Merkel Wants to Apply Brakes to Turkey’s EU Aspirations, As Relationship Sours

By James Carstensen | September 6, 2017 | 7:20 PM EDT

Turkish President Recep Tayyip Erdogan and German Chancellor Angela Merkel meet on the sidelines of a G20 summit in Hangzhou, China, on September 3, 2016. (Photo: Anadolu Agency)

Berlin ( – Turkish President Recep Tayyip Erdogan responded coolly Wednesday to calls by German Chancellor Angela Merkel for the European Union to end drawn-out accession talks, amid a growing conviction that Erdogan-ruled Turkey is not a suitable candidate for E.U. membership.

Addressing officials of his Justice and Development Party (AKP) in Ankara, Erdogan insisted Turkey “has complied with all its commitment,” and has not moved away from a “strategic goal of E.U. membership.”

“You’ve kept Turkey waiting,” he said in comments directed at the 28-member bloc. Any end to the accession process would amount to “hypocrisy and political immorality.”

The call for a halt after 12 years of on again-off again talks comes from arguably the most influential leader in Europe.

Although Germany alone does not have the power to end Turkey’s bid to join the E.U., Merkel told lawmakers Tuesday she would discuss with colleagues at an upcoming leaders’ summit whether to “suspend or end” the talks. The summit is scheduled for late October.

She said she wishes to “re-organize” relations between Germany and Turkey, NATO partners whose ties have become strained largely as a result of Erdogan’s crackdown on civil liberties in the aftermath of last year’s failed coup attempt.

Last week the president of the E.U.’s executive Commission, Jean-Claude Juncker, warned that Turkey has taken “giant strides” away from Europe, with Erdogan’s post-coup behavior making membership impossible.

Juncker also remarked that he suspected Turkey wants Brussels to break off the talks, so that it could “blame” the E.U. for their failure.

Germany holds federal elections on September 24, and during a debate Sunday Merkel seemed keen to outdo her rival for the chancellorship, center-left leader Martin Schulz, who has pledged to push for an end to Turkey’s E.U. accession talks.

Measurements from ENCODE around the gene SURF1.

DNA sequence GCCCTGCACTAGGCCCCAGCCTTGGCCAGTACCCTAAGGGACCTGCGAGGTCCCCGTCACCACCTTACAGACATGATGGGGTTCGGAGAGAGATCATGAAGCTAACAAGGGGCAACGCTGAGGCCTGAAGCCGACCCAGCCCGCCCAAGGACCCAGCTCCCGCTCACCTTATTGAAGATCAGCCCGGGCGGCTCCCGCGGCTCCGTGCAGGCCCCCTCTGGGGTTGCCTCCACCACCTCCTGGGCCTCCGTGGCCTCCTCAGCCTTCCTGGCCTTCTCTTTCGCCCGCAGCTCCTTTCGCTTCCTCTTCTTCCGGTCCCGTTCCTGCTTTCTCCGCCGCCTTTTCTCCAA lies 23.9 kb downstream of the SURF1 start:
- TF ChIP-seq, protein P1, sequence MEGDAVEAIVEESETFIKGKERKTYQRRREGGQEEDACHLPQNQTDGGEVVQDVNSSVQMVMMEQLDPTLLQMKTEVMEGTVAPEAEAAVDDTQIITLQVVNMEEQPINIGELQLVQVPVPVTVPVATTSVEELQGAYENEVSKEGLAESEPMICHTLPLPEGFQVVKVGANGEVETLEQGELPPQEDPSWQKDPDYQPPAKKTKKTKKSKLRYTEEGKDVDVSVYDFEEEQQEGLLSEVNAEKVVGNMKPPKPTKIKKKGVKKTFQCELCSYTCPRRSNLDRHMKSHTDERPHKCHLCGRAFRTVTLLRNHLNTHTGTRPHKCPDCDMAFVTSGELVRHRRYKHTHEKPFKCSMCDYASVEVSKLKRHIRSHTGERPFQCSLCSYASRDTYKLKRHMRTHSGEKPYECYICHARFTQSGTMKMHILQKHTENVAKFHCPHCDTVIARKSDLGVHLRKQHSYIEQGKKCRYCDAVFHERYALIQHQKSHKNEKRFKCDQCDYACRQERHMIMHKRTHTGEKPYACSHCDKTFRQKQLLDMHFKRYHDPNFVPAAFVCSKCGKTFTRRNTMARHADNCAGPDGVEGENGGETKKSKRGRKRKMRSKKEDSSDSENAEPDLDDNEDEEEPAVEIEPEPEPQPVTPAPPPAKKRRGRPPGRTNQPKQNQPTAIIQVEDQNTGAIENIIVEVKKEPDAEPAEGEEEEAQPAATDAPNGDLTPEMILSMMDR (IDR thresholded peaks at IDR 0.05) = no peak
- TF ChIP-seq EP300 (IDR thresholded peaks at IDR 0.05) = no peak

Merkel had previously been hesitant to endanger ties with Turkey at a time when German citizens are imprisoned there, but conceded that given the deteriorating relations, “it is clear that Turkey should not become a member of the European Union.”

“There cannot be a Turkish accession to the E.U.,” she declared, pledging to raise the issue with other E.U. leaders “so that we can end these accession talks.”

Much has changed since last year, when the E.U. promised to proceed at an “accelerated pace,” and to grant Turks visa-free travel, as part of a deal with Ankara designed to stem migrant flows.

Negotiations between Turkey and the E.U. have been underway since 2005, amid hopes in Europe that the process would anchor Turkey to democratic Western values.

But the talks, already struggling in several areas, became further strained after Erdogan’s crackdown on opponents following the failed July 15, 2016 coup bid. More than 50,000 people have been arrested, including a dozen German citizens.

Erdogan narrowly won a referendum last April granting the presidency sweeping executive powers, moving Turkey even further away from the democratic values espoused by the E.U.

The Germany-Turkey spat could extend to trade as well, as Merkel on Sunday suggested blocking talks on expanding Turkey’s existing customs union agreement with the bloc.

Turkey has been a member of the customs union since 2005, and the E.U. is today Turkey’s largest trading partner, accounting for 40 percent of the country’s trade.

Should Merkel succeed at the E.U. summit in ending accession talks and/or ending or limiting the customs union relationship, the steps could be risky for Germany, which counts more than three million residents of Turkish descent among its population.

A falling out between the two countries could also impact the refugee treaty between the E.U. and Turkey, which Merkel was instrumental in setting up. Ankara agreed to take back any migrants intercepted between Greece and Turkey, in a one-for-one exchange for Syrian refugees sheltering in Turkey who would be admitted to the E.U.

Erdogan has in the past threatened to “open the floodgates” if Brussels does not hold up its end of the deal, allowing migrants to flow into Europe unchecked. However, migration routes to Europe have shifted markedly this year from the Aegean Sea to the coast of North Africa, which may mitigate the risk.

Potential damage could also extend to Turkey’s membership in NATO, which Erdogan has threatened in the past to “review.”

Turkey has been a member of the defense alliance since 1952 and is participating in the U.S.-led coalition’s fight against ISIS in Iraq and Syria.

Its relationships with several NATO partners have become prickly. Germany last July decided to move its military aircraft and roughly 250 troops involved in the anti-ISIS campaign from Turkey’s Incirlik airbase to Jordan after disagreements over visits by German lawmakers.

Ties with the U.S. have also cooled, both over Erdogan’s repression at home and Washington’s support for a Syrian Kurdish militia which Ankara considers a terror group.

Turkey also recently indicated a move towards a closer military alliance with Russia, working on a yet-to-be-finalized deal for the purchase of a S400 missile defense system from Moscow.

Closer Turkey-Russian ties would be troubling for NATO, whose relationship with Russia has soured since its military intervention in Ukraine and annexation of Crimea in 2014.

Dmitry Shugaev, the head of Russia’s military-technical cooperation agency, told the Kommersant daily the S400 deal was almost done, dismissing U.S. concerns and saying that “Turkey is an independent state and can decide for itself.”

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